“You’re smart, Ruby. The others are, too, I guess, but they got along on their looks instead of their brains. Maybe you’re better off.”

I threw up my hands. “I’m going to go downtown for some job applications. Maybe I’ll see a movie and grab a burger. Don’t wait supper.”

As I drove downtown, I grinched again about the fact my sisters were too busy with their lives to come home and watch me graduate. They’d sent nice expensive gifts, but I’d have liked to see them. I guess they just weren’t interested in watching the ugly duckling do anything. Not that I could do anything, but I did manage to walk across the stage wearing a gold honor society stole over my robe.

I went to the department store, the variety store, a dry cleaners, two nice restaurants, and the bank to ask for applications. The first three said they weren’t hiring but would be glad to keep my application on file. The restaurants would’ve put me to work that day because they tended to have a big turnover in wait staff. At the bank, which was my last stop, I ran into Mr. Harkins who’d convinced me to take his calculus class my senior year.

“So, Ruby, you made it through,” he said with a hearty handshake and a huge smile. “What’s next?”

“I’m looking for a job.”

“A job? You’re not going to college?”

“Mamma can’t send me. She does well to pay the rent and put food on the table.”

His face darkened. “I know. Raising five girls almost totally on her own hasn’t been easy. But there are scholarships.”

“It’s too late to apply now even if I wanted to.”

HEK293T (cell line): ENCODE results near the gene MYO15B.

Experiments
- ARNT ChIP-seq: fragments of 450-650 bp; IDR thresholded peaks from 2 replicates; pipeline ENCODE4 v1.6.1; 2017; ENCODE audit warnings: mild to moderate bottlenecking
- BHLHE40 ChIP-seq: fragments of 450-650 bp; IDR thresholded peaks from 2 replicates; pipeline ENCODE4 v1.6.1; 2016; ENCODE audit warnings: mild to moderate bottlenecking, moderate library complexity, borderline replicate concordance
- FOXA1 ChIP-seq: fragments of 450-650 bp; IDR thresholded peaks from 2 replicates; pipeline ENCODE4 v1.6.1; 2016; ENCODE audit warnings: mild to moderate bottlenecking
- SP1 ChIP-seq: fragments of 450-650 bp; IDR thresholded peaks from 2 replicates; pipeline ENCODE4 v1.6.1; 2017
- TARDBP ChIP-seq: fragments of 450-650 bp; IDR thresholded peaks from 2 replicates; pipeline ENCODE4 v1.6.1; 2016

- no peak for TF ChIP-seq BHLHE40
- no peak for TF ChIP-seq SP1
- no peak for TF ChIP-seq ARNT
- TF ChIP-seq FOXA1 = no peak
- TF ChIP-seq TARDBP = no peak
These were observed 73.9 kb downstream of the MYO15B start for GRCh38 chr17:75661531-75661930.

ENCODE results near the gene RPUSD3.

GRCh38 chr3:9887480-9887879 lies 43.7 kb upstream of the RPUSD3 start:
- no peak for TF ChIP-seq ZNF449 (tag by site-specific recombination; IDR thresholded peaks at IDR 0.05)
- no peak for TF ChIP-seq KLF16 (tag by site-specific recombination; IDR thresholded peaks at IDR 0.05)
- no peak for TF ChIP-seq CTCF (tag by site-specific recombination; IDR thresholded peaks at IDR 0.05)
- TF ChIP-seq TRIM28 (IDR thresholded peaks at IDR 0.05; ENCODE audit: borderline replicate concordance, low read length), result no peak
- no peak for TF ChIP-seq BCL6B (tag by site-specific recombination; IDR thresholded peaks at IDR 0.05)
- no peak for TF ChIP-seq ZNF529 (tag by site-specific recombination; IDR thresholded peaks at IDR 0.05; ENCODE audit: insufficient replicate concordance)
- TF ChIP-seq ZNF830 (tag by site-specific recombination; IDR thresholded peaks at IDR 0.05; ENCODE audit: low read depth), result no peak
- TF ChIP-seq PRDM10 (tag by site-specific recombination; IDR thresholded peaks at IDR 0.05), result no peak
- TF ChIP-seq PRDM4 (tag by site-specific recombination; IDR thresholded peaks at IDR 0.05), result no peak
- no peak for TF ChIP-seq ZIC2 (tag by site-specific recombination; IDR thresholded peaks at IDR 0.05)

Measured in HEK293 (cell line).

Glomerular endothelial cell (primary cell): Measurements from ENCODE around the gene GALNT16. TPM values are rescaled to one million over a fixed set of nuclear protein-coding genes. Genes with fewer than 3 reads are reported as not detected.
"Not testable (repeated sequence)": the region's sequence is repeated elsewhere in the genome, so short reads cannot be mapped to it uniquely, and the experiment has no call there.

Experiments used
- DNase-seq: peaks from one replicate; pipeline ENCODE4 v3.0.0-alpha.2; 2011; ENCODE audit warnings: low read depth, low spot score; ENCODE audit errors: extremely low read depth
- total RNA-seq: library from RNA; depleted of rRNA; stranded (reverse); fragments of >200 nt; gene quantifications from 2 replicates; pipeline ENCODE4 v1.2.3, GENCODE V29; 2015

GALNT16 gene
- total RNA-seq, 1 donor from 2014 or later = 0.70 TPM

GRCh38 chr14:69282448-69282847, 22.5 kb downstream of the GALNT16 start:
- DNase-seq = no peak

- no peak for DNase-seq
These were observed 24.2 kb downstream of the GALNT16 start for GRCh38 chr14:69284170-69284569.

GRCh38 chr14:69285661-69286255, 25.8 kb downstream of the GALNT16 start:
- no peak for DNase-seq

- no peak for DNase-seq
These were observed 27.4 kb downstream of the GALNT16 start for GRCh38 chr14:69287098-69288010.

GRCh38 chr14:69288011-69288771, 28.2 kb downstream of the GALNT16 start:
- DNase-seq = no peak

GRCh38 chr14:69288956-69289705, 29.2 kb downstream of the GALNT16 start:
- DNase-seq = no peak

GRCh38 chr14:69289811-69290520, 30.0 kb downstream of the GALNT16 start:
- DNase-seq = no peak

“It’s never too late, Ruby. You’ve got a good head on  your shoulders. The future’s bright for you.”

I wanted to tell him all the brightness centered on my sisters, but I just said, “Thank you, Mr. Harkins. I’ll think about what you said.”

When the bank called a week later and asked me to come in for an interview, I went without any expectations. When they hired me as a teller-in-training, I couldn’t believe it. “George Harkins recommended you,” the bank manager said. “He’s on the board of directors.”

“I didn’t know that.”

“He said you had a head for figures.”

“I liked math. He made it fun.”

“Banking is a good career,” he went on. “If you like it, the sky’s the limit.”

“I’ll try to do a good job for you,” I said.

“I’m sure you will. That’s why you got the job over the other eight applicants.”

Mamma made my favorite meatloaf that night to celebrate, and I whipped up a batch of brownies from scratch. “I’m proud of you, Ruby,” she said for the dozenth time.

“Well, the pay’s good. It’ll help out around here.”

Mr. Harkins came in every week. I wondered if he were checking on me. By fall I had a window of my own, so I guessed I was doing all right. By the time he retired from teaching eight years later, I had my own desk. Mamma and I had been able to move to a better apartment, and I’d accumulated a professional wardrobe that even my sister Beryl approved.

Thankfully, Mamma lived long enough to know I’d been promoted to vice-president in charge of commercial loans. My sisters managed to carve enough time out of their schedules to come home for the funeral. They appeared impressed with the house I’d bought for Mamma and me several years before--a new one in a better part of town than we’d ever lived before.